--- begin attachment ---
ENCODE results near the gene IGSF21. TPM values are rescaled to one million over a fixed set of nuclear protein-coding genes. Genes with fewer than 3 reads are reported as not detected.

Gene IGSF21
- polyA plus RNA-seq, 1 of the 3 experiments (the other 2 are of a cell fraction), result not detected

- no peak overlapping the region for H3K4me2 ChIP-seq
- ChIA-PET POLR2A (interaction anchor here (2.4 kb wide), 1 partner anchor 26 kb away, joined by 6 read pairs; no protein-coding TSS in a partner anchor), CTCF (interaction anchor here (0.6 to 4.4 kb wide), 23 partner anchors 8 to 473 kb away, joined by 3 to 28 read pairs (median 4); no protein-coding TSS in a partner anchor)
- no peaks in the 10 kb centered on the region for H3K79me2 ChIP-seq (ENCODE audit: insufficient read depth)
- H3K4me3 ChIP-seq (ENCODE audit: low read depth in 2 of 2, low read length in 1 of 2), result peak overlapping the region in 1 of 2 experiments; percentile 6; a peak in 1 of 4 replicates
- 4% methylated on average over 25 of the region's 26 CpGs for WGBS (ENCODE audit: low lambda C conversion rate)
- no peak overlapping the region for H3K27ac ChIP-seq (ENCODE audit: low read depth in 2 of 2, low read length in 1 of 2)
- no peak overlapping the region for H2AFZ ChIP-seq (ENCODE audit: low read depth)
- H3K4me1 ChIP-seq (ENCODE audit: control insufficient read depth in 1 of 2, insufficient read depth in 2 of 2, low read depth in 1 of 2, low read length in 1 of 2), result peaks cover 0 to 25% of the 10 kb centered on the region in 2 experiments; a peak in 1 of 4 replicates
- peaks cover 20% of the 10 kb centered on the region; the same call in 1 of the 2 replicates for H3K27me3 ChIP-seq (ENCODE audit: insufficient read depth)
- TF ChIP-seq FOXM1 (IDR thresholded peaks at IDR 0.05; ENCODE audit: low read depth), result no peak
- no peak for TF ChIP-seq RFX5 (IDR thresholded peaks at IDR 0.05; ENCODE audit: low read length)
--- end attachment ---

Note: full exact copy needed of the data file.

ENCODE results near the gene IGSF21. TPM values are rescaled to one million over a fixed set of nuclear protein-coding genes. Genes with fewer than 3 reads are reported as not detected.

Gene IGSF21
- polyA plus RNA-seq, 1 of the 3 experiments (the other 2 are of a cell fraction), result not detected

- no peak overlapping the region for H3K4me2 ChIP-seq
- ChIA-PET POLR2A (interaction anchor here (2.4 kb wide), 1 partner anchor 26 kb away, joined by 6 read pairs; no protein-coding TSS in a partner anchor), CTCF (interaction anchor here (0.6 to 4.4 kb wide), 23 partner anchors 8 to 473 kb away, joined by 3 to 28 read pairs (median 4); no protein-coding TSS in a partner anchor)
- no peaks in the 10 kb centered on the region for H3K79me2 ChIP-seq (ENCODE audit: insufficient read depth)
- H3K4me3 ChIP-seq (ENCODE audit: low read depth in 2 of 2, low read length in 1 of 2), result peak overlapping the region in 1 of 2 experiments; percentile 6; a peak in 1 of 4 replicates
- 4% methylated on average over 25 of the region's 26 CpGs for WGBS (ENCODE audit: low lambda C conversion rate)
- no peak overlapping the region for H3K27ac ChIP-seq (ENCODE audit: low read depth in 2 of 2, low read length in 1 of 2)
- no peak overlapping the region for H2AFZ ChIP-seq (ENCODE audit: low read depth)
- H3K4me1 ChIP-seq (ENCODE audit: control insufficient read depth in 1 of 2, insufficient read depth in 2 of 2, low read depth in 1 of 2, low read length in 1 of 2), result peaks cover 0 to 25% of the 10 kb centered on the region in 2 experiments; a peak in 1 of 4 replicates
- peaks cover 20% of the 10 kb centered on the region; the same call in 1 of the 2 replicates for H3K27me3 ChIP-seq (ENCODE audit: insufficient read depth)
- TF ChIP-seq FOXM1 (IDR thresholded peaks at IDR 0.05; ENCODE audit: low read depth), result no peak
- no peak for TF ChIP-seq RFX5 (IDR thresholded peaks at IDR 0.05; ENCODE audit: low read length)